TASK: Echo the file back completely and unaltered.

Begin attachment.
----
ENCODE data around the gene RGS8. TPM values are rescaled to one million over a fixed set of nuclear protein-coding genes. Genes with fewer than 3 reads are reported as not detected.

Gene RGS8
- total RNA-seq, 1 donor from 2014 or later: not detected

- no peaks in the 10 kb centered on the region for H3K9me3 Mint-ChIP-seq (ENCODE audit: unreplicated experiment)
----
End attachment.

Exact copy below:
ENCODE data around the gene RGS8. TPM values are rescaled to one million over a fixed set of nuclear protein-coding genes. Genes with fewer than 3 reads are reported as not detected.

Gene RGS8
- total RNA-seq, 1 donor from 2014 or later: not detected

- no peaks in the 10 kb centered on the region for H3K9me3 Mint-ChIP-seq (ENCODE audit: unreplicated experiment)